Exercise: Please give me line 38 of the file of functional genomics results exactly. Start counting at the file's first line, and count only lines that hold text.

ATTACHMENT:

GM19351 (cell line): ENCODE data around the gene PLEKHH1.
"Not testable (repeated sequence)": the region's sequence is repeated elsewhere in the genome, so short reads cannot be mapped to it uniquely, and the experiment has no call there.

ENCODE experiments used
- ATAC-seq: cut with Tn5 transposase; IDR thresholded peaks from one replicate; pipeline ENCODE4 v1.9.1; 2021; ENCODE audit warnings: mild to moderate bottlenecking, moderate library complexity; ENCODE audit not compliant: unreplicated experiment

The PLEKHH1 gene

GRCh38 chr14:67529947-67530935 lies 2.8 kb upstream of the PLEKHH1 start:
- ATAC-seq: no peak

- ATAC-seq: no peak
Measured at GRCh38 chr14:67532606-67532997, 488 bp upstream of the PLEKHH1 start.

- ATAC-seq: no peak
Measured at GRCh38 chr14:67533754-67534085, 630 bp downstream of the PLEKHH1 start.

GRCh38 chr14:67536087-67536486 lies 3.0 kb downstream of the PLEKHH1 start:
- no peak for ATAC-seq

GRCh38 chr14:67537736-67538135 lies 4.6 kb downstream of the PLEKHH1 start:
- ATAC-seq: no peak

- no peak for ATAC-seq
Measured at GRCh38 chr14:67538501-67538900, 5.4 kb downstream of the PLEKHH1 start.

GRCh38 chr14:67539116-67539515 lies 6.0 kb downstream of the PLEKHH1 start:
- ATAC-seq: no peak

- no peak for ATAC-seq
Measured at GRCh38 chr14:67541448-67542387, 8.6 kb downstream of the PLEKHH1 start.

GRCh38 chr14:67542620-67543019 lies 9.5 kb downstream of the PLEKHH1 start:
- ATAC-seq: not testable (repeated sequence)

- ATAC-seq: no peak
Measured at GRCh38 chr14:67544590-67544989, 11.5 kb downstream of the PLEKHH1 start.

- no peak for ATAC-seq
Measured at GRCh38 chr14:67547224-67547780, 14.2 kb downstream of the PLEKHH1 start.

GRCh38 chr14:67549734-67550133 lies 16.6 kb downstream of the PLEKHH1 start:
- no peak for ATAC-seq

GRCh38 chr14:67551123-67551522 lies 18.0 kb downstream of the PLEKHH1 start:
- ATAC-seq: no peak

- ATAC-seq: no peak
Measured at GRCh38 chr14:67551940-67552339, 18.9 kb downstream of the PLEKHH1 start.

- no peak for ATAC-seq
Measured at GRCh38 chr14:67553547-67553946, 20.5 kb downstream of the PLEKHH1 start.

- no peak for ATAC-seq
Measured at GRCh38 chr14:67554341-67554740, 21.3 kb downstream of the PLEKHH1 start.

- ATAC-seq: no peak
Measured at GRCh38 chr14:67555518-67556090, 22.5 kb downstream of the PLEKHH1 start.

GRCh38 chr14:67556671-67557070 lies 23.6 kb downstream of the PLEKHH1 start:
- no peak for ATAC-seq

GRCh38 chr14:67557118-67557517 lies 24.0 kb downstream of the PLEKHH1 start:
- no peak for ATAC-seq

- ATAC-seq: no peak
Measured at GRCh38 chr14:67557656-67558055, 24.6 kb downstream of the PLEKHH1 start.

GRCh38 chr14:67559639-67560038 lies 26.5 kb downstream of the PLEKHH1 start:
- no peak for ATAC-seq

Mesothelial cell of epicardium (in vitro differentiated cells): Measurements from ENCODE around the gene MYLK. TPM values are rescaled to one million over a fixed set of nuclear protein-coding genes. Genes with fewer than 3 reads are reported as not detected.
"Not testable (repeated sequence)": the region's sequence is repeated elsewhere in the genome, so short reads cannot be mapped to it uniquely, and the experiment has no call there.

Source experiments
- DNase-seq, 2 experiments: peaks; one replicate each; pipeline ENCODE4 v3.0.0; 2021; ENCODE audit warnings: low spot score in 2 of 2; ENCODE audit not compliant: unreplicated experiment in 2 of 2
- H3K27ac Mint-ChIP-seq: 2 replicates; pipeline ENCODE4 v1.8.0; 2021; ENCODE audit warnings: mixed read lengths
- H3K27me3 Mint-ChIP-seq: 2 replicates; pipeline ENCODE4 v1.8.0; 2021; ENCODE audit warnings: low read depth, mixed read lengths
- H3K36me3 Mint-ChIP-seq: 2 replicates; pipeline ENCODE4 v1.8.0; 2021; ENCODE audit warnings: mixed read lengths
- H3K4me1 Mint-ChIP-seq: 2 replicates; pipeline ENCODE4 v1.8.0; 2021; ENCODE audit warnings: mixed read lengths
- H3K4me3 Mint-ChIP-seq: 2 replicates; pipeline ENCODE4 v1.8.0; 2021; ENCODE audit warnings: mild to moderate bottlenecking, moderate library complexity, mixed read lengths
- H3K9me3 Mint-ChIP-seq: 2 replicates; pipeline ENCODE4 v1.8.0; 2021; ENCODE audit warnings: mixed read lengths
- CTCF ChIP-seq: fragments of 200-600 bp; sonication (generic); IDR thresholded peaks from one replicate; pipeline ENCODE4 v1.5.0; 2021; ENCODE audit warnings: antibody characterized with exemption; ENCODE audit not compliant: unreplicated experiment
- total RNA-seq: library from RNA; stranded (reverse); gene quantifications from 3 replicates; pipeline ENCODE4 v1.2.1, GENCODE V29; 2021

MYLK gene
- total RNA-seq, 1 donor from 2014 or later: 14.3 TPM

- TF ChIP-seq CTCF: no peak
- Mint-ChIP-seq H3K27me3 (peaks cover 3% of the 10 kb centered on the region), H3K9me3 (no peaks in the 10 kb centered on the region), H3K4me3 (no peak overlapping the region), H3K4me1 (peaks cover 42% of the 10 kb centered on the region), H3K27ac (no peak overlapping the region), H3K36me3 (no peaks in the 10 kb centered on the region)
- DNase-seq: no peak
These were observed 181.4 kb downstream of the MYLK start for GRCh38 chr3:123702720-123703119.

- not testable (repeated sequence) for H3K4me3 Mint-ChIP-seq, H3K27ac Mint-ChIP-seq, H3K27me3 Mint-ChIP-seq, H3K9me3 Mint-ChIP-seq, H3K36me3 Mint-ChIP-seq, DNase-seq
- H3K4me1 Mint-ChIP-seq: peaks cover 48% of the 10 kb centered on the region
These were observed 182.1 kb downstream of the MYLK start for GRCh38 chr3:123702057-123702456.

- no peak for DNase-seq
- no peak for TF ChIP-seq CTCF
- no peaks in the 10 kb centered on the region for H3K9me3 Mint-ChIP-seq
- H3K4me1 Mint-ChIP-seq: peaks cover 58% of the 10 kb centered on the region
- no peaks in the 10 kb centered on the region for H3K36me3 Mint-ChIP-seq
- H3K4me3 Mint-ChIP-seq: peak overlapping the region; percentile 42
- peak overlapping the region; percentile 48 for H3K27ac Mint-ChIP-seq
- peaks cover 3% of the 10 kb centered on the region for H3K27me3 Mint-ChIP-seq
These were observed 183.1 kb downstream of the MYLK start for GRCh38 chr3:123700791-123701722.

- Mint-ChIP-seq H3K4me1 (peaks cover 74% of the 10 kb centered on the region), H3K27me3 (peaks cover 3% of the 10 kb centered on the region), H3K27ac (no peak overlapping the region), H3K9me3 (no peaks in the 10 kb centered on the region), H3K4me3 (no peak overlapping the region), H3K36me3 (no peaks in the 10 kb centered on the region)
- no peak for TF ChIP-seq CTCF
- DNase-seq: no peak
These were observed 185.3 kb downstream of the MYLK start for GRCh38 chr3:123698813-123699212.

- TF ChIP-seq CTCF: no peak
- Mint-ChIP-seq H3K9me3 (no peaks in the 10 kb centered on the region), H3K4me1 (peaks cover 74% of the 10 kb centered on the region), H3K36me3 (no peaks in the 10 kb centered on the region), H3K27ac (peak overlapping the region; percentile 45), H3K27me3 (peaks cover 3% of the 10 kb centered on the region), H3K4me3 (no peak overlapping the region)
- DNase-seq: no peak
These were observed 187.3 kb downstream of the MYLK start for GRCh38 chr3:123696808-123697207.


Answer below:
- ATAC-seq: no peak